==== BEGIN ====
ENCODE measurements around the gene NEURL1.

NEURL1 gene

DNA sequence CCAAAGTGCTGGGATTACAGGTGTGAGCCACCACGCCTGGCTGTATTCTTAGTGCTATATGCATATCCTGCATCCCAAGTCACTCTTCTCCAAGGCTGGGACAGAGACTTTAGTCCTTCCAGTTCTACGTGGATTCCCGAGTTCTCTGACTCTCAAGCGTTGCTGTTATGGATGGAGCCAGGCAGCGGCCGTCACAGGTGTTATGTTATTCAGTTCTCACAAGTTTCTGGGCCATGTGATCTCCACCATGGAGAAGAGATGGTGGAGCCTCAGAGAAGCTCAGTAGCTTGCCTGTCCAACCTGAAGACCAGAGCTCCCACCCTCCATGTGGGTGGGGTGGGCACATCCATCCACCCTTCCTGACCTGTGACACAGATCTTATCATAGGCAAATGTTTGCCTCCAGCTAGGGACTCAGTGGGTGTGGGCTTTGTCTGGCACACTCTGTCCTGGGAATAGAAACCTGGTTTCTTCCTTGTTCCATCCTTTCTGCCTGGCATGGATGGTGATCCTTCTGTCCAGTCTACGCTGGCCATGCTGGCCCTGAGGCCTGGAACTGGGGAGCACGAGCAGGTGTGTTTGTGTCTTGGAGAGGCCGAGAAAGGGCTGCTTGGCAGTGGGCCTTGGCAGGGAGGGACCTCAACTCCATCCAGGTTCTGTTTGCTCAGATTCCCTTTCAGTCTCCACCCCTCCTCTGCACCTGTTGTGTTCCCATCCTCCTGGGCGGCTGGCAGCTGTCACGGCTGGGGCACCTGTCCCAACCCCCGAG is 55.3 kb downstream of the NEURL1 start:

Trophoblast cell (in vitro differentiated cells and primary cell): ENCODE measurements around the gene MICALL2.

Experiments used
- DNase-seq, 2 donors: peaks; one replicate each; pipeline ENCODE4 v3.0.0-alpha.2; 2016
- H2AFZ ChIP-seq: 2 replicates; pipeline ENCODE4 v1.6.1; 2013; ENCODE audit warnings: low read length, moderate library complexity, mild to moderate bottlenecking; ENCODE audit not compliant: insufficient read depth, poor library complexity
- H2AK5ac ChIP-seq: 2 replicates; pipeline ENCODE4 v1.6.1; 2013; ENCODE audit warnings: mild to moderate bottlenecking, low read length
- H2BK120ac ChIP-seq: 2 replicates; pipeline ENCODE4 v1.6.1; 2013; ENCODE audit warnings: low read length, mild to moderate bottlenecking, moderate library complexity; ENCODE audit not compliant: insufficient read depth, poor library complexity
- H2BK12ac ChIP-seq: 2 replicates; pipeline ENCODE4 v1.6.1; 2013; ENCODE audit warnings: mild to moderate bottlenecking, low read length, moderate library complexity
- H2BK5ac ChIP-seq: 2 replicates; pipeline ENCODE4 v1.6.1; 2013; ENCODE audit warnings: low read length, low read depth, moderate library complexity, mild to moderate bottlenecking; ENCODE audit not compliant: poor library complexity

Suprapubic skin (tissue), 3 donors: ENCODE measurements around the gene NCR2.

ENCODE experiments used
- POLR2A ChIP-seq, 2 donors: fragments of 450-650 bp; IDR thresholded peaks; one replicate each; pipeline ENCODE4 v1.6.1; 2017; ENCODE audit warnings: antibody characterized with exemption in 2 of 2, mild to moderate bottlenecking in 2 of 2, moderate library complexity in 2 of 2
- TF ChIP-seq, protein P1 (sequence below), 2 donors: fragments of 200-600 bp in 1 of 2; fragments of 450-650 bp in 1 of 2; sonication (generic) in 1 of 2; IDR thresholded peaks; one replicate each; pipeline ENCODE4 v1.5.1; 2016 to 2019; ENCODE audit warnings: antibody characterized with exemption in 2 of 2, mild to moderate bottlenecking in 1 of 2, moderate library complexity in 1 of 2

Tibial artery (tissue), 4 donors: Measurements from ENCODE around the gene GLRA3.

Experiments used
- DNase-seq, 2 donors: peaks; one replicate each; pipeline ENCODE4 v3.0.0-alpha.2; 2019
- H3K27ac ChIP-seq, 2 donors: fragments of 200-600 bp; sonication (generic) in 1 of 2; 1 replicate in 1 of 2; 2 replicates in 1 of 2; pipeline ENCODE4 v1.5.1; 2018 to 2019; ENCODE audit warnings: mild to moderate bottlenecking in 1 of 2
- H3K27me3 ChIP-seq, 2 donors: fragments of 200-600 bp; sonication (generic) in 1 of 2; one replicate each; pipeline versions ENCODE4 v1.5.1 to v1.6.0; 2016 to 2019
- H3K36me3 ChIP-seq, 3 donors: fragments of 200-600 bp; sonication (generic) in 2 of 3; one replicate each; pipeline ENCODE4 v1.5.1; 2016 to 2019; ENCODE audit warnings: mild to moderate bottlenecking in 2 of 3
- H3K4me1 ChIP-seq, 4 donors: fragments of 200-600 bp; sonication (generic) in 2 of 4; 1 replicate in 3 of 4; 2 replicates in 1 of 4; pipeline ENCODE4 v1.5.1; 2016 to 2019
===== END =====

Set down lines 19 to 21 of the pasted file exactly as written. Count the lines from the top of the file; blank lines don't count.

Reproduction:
- H3K27ac ChIP-seq, 2 donors: fragments of 200-600 bp; sonication (generic) in 1 of 2; 1 replicate in 1 of 2; 2 replicates in 1 of 2; pipeline ENCODE4 v1.5.1; 2018 to 2019; ENCODE audit warnings: mild to moderate bottlenecking in 1 of 2
- H3K27me3 ChIP-seq, 2 donors: fragments of 200-600 bp; sonication (generic) in 1 of 2; one replicate each; pipeline versions ENCODE4 v1.5.1 to v1.6.0; 2016 to 2019
- H3K36me3 ChIP-seq, 3 donors: fragments of 200-600 bp; sonication (generic) in 2 of 3; one replicate each; pipeline ENCODE4 v1.5.1; 2016 to 2019; ENCODE audit warnings: mild to moderate bottlenecking in 2 of 3